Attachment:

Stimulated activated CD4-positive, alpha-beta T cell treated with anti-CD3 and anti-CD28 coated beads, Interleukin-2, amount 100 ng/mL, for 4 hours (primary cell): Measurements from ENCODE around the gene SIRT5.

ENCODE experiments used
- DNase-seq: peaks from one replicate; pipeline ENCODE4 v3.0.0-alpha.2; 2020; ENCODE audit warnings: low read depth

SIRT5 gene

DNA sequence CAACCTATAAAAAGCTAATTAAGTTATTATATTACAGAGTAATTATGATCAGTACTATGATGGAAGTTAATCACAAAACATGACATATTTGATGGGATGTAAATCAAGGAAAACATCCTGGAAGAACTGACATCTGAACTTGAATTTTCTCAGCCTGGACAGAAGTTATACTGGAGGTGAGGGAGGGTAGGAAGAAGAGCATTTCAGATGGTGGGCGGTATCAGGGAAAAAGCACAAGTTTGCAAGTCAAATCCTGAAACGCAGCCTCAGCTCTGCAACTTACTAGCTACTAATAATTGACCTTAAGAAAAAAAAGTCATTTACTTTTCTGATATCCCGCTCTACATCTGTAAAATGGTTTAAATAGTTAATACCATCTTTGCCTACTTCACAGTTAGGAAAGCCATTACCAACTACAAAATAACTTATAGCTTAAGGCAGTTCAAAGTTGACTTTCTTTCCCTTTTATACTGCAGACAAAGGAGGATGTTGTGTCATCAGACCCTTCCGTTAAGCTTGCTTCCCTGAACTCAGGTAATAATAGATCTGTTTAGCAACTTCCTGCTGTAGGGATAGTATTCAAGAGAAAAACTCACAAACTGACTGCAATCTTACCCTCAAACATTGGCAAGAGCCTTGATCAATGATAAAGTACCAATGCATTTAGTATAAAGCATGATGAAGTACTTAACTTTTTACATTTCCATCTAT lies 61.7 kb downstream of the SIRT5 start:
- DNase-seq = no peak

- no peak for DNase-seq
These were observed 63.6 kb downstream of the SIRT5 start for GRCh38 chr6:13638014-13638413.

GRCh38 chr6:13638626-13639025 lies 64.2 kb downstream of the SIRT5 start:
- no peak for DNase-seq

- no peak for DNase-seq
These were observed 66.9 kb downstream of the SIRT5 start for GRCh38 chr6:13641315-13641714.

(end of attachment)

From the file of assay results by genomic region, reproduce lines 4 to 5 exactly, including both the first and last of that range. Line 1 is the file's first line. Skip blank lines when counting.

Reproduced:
SIRT5 gene

DNA sequence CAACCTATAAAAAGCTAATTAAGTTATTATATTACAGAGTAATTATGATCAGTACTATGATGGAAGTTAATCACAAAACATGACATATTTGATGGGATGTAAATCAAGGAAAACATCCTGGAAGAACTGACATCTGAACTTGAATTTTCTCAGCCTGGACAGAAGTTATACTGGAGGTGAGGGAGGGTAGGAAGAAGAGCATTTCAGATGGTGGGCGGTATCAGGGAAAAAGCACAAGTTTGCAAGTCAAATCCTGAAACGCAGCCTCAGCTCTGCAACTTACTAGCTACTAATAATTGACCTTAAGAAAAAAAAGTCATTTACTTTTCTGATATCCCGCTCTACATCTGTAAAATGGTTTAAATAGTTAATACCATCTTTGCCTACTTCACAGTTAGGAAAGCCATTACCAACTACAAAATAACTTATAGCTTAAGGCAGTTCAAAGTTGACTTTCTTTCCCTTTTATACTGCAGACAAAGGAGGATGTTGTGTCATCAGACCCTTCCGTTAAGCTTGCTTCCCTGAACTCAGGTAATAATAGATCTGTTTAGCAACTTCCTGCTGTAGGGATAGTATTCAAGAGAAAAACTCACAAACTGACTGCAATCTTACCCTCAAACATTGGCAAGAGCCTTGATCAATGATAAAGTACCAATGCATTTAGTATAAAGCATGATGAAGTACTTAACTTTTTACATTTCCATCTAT lies 61.7 kb downstream of the SIRT5 start: